Recycling the Army Way

The Pentagon Uses Radioactive Waste as Armor and Bullets

As many as 700,000 American soldiers served in the 1991 Persian Gulf war, but it wasn’t until last year that the Pentagon finally admitted that some of those servicemen and women may have been exposed to chemical weapons.


During the Gulf War, depleted uranium was used for the first time on the battlefield and dubbed a “conventional” weapon.


Deborah Edwards didn’t serve in the Gulf War, but she has all the symptoms of Gulf War syndrome, a controversial medical condition-still denied by the military-that is characterized by chronic fatigue, digestive problems and joint pain. In the early 90s, Edwards worked at Vitro Corporation, which tested bullets and other ammunition at Eglin Air Force Base’s Teefax facility on the Florida panhandle. “I was low person on the totem pole, so I got all the bad work,” she says. After test firings, Edwards worked inside a big stainless steel tank, cleaning it of radioactive shell fragments.

Today, like many Gulf War veterans, Edwards is disabled, having had, she says, three knee operations, two tumors removed from her foot, chronic asthma, and nerve and muscle deterioration in her back and legs. Vitro has given way to a new contractor, which continues the “advanced warhead experimentation,” while Edwards collects $471 a month in Social Security disability benefits. Until last month, Edwards never associated her ailments with the job she held five years ago. Then Dr. Christina Larson, a psychologist at the University of West Florida, told her about Depleted Uranium (DU), the dense radioactive waste product the Pentagon reprocesses into artillery shells and armor plating for tanks. Edwards grows more certain each day she was poisoned by her former employer.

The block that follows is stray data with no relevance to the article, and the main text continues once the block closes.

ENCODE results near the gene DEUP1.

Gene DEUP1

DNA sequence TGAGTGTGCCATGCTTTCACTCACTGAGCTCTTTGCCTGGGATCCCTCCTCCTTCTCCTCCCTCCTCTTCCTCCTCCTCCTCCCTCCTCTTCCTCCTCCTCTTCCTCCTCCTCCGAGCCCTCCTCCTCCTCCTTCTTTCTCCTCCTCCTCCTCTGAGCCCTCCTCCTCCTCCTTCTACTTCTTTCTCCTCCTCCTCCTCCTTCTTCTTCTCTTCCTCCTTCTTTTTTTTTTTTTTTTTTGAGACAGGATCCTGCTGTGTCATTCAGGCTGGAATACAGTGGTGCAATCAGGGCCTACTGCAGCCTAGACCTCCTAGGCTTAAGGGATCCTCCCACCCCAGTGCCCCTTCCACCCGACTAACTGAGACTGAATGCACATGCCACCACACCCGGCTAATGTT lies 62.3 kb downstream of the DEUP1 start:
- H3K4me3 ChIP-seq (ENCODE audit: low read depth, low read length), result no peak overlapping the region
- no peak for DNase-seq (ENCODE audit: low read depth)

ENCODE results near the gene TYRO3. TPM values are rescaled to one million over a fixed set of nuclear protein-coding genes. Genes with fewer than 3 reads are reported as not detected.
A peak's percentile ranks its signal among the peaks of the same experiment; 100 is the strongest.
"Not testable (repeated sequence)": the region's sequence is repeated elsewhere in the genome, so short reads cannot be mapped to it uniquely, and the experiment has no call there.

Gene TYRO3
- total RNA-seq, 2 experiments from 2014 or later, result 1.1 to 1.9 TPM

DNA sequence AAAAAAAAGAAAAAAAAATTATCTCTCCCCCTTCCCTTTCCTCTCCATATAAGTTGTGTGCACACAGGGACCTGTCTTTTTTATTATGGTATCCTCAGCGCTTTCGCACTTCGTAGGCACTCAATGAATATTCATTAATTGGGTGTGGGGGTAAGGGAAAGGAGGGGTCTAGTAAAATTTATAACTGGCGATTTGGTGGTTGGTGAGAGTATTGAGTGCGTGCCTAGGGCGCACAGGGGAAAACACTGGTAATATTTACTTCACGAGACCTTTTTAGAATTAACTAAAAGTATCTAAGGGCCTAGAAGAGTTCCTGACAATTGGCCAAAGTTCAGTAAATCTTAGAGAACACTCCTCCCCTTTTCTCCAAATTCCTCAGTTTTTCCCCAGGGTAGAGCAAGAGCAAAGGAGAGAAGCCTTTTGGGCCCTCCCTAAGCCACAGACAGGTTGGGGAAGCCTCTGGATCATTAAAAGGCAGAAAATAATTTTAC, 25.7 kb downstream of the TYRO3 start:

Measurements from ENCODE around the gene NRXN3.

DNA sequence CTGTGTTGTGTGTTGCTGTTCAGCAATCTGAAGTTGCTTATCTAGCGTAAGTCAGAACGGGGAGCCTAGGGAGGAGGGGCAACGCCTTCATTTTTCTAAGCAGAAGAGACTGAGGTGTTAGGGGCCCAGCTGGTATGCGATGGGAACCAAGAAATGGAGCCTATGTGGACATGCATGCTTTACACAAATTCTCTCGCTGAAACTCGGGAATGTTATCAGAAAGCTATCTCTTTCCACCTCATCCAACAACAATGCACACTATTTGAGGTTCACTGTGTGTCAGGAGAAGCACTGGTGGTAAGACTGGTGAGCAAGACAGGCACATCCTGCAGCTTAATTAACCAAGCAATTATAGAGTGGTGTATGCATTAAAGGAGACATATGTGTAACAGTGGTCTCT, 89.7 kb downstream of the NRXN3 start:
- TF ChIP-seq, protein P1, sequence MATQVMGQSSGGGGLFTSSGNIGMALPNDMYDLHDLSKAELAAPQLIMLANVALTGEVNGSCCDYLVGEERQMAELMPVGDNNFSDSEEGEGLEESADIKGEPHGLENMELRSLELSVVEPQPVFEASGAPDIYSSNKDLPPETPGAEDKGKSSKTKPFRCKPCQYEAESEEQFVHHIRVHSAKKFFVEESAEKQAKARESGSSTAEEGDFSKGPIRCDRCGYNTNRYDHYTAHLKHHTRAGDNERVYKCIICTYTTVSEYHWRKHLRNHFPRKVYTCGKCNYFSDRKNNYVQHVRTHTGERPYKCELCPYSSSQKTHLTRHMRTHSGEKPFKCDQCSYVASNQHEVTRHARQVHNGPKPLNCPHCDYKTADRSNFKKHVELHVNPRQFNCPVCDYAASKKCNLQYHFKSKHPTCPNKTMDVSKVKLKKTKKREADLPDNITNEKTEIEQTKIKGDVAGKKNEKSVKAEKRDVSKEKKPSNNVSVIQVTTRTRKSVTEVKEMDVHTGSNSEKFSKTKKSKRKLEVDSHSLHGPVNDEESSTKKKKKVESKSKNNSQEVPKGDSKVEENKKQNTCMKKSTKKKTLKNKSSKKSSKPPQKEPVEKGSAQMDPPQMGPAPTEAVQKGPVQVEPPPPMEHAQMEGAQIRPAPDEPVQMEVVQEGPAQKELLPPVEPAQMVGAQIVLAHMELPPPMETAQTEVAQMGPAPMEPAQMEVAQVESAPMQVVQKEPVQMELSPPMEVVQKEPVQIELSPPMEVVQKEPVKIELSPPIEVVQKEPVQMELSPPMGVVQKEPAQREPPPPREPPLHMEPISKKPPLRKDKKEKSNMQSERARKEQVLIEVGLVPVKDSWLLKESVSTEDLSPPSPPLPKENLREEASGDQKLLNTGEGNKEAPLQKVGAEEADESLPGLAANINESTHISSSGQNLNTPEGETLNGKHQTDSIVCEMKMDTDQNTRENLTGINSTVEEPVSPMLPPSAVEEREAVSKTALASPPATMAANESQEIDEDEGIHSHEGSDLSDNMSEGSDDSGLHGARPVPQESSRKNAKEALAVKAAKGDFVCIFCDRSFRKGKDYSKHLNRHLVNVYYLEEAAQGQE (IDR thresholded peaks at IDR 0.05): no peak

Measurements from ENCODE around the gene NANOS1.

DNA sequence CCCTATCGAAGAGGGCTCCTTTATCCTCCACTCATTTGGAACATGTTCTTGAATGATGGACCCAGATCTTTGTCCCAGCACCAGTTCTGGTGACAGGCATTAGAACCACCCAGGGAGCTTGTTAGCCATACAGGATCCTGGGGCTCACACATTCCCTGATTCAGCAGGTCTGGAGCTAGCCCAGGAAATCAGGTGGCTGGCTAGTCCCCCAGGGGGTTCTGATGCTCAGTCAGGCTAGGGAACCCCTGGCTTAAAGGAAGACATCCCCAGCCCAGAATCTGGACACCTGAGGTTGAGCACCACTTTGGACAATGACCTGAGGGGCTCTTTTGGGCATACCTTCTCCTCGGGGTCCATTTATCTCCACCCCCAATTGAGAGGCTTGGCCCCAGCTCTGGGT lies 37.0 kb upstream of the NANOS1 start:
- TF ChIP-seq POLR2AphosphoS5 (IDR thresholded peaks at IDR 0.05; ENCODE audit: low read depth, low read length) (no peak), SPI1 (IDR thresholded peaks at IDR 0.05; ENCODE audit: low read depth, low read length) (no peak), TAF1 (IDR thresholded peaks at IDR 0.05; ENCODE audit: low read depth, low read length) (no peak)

Dr. Larson says she began her work on DU after speaking to an Air Force public relations officer several years ago. “He told me if I wanted to ask about sonic booms, that was fine, but DU, no. When he was telling me this, his hands were shaking.”

Since 1938, the U.S. government has had this problem: After extracting U-235 to make bombs, what could be done with the leftover U-238, the 99.8 percent of the uranium ore that is not explosive? Depleted uranium still contains about .2 percent U-235. It is still radioactive. And it could be enriched to Plutonium 239, also a prime bomb material. For 50 years, critics have urged that DU be disposed of with extraordinary care. But the military has had other ideas.

DU was used to make components of the first two atomic bombs. Now it’s being fashioned into bullets. During the Gulf War, DU was used for the first time on the battlefield and dubbed a “conventional” weapon. More than twice as dense as lead, DU is the world’s most impenetrable armor plating, used in the skin of the Army’s M1A1 Abrams battle tank. In fact, just about the only thing that can stop a tank shrouded in DU is a bullet of the type Edwards helped test as an electronics technician.